Passenger numbers have doubled at Gladstone in the last seven years, according to Minister for Infrastructure and Transport The Hon Anthony Albanese MP. Passenger numbers will further grow with Strategic Airlines' launch today of double daily weekday flights from Brisbane, made possible by recent runway expansions to accommodate larger aircraft.
The route is part of Strategic's domestic network approach to serve mining routes, head of commercial Damien Vasta says. (Internationally the carrier is looking at leisure routes not serviced or under-serviced.)
In opening the route, Strategic is taking the only other airline currently on the route, QantasLink, head on. Strategic knows that all too well, and the route is perhaps a personal calling for founder and chief executive Michael James.
"I grew up in Bundaberg and I know what it's all about to have one operator and trying to get back for a family wedding and being hit in the hip pocket," James said earlier this year.
Although Strategic's two daily flights cannot match the frequency of QantasLink, which has up to eight round-trips a day (1184 seats compared to Strategic's 608), Strategic hopes its jet Airbus A320 service, with business class and lower fares, will win passengers over QantasLink's Dash 8 aircraft. Even with lower fares, Strategic is being careful "not to enter price wars", Vasta says.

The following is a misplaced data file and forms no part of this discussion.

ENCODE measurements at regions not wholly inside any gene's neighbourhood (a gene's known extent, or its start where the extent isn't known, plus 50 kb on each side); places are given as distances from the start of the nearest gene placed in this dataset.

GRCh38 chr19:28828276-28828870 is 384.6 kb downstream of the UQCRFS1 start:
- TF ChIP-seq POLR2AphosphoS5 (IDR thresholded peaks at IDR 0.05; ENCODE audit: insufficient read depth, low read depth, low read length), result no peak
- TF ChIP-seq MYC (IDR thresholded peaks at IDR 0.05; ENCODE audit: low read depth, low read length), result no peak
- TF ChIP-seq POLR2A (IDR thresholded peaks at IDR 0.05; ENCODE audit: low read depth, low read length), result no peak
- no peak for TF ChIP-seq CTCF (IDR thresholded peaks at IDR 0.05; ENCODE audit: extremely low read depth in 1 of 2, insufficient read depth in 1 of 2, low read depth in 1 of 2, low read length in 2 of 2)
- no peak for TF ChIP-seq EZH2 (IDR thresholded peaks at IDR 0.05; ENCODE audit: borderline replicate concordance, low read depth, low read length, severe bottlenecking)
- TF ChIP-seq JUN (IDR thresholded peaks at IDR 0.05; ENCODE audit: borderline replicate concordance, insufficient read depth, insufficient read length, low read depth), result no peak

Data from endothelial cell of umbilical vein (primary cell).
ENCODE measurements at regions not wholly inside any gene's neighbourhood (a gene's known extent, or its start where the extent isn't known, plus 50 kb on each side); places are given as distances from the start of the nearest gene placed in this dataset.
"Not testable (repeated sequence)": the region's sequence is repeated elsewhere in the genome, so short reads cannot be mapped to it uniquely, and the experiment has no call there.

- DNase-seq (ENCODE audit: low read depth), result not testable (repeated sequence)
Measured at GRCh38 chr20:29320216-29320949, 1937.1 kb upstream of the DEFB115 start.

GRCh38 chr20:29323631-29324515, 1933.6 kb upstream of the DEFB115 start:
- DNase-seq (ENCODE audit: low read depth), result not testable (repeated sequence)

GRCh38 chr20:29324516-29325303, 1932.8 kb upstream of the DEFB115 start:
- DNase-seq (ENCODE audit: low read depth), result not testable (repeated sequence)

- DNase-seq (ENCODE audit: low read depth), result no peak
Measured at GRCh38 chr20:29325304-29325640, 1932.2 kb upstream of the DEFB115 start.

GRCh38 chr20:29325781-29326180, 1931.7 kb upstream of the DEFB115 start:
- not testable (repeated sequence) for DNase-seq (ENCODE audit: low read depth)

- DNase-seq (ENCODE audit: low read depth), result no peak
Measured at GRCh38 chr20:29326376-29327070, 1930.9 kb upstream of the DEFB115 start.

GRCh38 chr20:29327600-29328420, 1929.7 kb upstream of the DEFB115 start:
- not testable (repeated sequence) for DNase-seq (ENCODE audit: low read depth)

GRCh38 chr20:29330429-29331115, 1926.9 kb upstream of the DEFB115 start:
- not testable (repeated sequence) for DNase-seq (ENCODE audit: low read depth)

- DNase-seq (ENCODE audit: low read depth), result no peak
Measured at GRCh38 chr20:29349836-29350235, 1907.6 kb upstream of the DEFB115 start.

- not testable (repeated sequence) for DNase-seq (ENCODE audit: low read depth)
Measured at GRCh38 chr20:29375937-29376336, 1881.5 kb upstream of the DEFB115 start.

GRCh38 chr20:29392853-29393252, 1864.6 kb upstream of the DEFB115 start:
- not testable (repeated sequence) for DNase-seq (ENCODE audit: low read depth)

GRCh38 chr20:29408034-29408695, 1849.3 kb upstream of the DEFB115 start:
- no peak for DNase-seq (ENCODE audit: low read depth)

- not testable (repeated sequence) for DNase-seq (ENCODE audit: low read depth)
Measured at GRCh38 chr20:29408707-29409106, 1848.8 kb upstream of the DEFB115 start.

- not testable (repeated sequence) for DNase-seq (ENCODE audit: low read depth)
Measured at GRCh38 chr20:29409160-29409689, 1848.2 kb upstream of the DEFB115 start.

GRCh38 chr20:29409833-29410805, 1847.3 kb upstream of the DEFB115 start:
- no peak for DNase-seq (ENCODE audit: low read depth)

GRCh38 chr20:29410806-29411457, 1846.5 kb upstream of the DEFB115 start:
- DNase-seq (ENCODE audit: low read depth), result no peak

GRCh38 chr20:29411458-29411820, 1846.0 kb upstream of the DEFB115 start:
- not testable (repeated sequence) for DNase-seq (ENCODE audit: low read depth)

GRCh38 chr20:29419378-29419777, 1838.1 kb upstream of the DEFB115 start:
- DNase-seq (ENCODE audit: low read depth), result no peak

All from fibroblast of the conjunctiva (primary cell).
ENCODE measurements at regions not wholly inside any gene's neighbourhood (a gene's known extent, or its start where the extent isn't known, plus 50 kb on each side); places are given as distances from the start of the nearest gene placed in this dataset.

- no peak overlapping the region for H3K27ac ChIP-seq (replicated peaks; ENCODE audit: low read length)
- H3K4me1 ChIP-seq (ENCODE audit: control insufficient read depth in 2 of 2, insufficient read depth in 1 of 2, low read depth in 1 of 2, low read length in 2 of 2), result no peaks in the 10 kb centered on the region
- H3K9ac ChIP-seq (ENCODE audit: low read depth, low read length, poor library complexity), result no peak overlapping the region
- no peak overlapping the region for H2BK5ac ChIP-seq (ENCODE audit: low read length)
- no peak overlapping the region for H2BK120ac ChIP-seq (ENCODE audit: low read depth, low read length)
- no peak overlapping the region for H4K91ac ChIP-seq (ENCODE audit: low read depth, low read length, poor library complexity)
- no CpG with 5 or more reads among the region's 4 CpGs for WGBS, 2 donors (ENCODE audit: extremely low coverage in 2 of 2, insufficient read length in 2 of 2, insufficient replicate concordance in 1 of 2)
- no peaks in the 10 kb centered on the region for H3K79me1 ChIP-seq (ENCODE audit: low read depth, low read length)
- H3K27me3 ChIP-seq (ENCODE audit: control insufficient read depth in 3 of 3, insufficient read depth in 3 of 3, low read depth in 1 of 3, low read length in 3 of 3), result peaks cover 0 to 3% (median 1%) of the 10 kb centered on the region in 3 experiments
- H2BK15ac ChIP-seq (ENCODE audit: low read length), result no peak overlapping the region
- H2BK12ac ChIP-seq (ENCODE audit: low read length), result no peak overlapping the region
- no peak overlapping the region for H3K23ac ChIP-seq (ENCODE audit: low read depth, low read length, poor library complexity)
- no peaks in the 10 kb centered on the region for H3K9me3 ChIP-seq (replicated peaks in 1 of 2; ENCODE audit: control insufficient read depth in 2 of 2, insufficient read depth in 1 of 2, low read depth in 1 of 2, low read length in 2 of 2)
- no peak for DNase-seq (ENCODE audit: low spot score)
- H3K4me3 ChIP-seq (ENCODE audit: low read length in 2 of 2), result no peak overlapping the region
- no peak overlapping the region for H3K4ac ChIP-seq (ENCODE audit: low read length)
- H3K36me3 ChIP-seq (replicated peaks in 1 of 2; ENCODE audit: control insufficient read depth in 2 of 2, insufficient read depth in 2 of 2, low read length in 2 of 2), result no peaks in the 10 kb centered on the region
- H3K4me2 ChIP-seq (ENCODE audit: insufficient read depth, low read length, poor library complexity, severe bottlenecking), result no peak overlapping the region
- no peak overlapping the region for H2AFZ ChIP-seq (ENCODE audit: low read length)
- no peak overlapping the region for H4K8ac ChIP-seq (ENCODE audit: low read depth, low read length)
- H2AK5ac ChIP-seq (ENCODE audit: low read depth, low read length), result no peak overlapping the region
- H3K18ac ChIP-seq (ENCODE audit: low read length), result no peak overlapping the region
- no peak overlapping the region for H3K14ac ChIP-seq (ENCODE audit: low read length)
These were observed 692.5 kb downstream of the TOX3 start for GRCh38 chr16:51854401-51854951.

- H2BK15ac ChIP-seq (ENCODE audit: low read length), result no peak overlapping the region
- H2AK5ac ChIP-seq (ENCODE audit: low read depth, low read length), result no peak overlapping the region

"I think there's an expectation with regional communities when they grow to a certain size that they shall be entitled to receive an aircraft that's more befitting to their growing stature," Vasta says. Gladstone's population is expected to grow 80% in the next two decades, according to Albanese.
There were reports Virgin Blue was looking to making Gladstone one of its initial routes for its turboprop fleet. The regional competition to Gladstone also picked up when Qantas said it would construct a Qantas Lounge at the airport after serving it for 29 years.
This competition underscores the financial significance of regional air transport to Australian carriers. As Qantas chief executive said earlier this year of the group's regional subsidiary, "QantasLink is the quiet achiever in the portfolio."
Gladstone's terminal has been named the the Creed-Kanofski Terminal in honour of the city's late mayor George Creed, and the Council's outgoing CEO Graeme Kanofski.